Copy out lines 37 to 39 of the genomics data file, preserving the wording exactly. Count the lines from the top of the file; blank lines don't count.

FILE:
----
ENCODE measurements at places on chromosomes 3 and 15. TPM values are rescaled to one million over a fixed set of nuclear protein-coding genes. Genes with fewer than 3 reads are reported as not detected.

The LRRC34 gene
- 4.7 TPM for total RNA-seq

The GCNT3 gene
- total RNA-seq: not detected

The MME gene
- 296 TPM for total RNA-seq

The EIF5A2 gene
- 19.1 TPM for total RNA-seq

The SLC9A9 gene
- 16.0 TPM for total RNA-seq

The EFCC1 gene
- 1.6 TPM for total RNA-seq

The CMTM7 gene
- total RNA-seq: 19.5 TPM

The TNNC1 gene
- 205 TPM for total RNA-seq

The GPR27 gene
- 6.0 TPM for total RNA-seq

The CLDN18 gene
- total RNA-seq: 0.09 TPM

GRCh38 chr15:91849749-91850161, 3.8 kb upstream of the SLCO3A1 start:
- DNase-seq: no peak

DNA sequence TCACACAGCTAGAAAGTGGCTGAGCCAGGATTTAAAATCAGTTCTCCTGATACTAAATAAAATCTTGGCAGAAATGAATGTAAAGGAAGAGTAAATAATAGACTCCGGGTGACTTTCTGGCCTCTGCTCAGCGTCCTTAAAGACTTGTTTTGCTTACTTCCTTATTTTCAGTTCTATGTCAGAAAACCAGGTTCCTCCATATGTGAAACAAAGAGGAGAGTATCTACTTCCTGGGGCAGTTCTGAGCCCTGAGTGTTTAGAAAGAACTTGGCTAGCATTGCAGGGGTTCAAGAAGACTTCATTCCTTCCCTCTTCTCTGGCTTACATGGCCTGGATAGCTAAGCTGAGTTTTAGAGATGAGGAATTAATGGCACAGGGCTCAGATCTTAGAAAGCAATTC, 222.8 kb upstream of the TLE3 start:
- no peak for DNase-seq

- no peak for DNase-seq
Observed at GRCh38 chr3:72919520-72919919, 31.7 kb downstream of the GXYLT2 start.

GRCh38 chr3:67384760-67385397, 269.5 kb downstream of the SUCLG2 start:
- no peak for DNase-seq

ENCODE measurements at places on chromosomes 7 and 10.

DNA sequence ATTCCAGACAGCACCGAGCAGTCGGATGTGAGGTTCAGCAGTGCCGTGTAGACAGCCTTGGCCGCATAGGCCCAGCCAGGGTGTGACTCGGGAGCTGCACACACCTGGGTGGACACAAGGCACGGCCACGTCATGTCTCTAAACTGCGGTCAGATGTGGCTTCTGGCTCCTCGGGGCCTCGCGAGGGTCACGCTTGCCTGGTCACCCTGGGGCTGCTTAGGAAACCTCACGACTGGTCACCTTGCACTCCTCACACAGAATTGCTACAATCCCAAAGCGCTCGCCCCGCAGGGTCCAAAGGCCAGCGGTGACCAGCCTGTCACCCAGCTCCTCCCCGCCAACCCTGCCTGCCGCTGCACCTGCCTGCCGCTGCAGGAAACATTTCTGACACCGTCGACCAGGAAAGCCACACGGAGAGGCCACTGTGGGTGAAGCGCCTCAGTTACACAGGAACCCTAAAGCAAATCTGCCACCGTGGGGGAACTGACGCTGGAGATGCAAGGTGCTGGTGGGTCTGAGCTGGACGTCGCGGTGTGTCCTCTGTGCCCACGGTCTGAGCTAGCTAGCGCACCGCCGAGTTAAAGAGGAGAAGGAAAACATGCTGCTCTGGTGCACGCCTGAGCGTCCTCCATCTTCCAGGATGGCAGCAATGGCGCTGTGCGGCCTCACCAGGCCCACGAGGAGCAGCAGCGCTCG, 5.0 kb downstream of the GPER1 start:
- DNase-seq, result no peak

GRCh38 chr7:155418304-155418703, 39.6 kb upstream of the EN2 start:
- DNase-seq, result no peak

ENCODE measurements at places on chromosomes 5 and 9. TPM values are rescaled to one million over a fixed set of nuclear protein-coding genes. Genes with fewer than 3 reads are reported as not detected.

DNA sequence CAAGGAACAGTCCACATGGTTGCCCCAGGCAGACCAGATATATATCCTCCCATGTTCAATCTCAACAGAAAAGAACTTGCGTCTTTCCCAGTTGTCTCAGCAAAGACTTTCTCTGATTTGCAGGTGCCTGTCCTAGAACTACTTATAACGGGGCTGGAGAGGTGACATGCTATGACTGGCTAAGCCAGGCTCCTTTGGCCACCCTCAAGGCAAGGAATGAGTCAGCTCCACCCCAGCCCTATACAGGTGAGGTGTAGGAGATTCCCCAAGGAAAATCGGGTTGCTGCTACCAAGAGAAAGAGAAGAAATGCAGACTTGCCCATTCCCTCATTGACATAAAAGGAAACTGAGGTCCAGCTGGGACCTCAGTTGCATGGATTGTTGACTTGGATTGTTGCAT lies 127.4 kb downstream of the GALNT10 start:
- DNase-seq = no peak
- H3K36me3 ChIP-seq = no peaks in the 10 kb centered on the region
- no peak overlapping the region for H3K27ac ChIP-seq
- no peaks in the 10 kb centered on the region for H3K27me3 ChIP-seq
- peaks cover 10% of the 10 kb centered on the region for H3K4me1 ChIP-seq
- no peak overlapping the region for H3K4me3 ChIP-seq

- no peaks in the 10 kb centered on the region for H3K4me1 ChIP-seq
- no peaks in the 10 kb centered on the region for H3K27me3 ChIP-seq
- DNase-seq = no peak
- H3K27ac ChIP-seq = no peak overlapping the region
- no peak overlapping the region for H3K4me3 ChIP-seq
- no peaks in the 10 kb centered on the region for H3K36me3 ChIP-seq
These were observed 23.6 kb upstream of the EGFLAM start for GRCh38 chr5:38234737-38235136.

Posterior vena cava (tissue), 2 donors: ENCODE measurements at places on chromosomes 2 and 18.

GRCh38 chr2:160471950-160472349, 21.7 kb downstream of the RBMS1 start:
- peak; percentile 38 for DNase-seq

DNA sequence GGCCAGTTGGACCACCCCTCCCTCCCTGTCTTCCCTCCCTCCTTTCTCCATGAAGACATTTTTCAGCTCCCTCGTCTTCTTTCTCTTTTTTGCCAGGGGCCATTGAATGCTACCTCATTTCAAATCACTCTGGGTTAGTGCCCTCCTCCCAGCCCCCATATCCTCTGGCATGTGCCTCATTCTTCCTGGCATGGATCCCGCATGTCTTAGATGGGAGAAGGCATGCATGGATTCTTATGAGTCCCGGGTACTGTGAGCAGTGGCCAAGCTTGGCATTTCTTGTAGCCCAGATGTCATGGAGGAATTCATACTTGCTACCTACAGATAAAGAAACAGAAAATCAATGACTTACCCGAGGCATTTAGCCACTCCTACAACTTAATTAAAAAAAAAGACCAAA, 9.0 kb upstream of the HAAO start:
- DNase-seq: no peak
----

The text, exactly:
- DNase-seq = no peak
- H3K36me3 ChIP-seq = no peaks in the 10 kb centered on the region
- no peak overlapping the region for H3K27ac ChIP-seq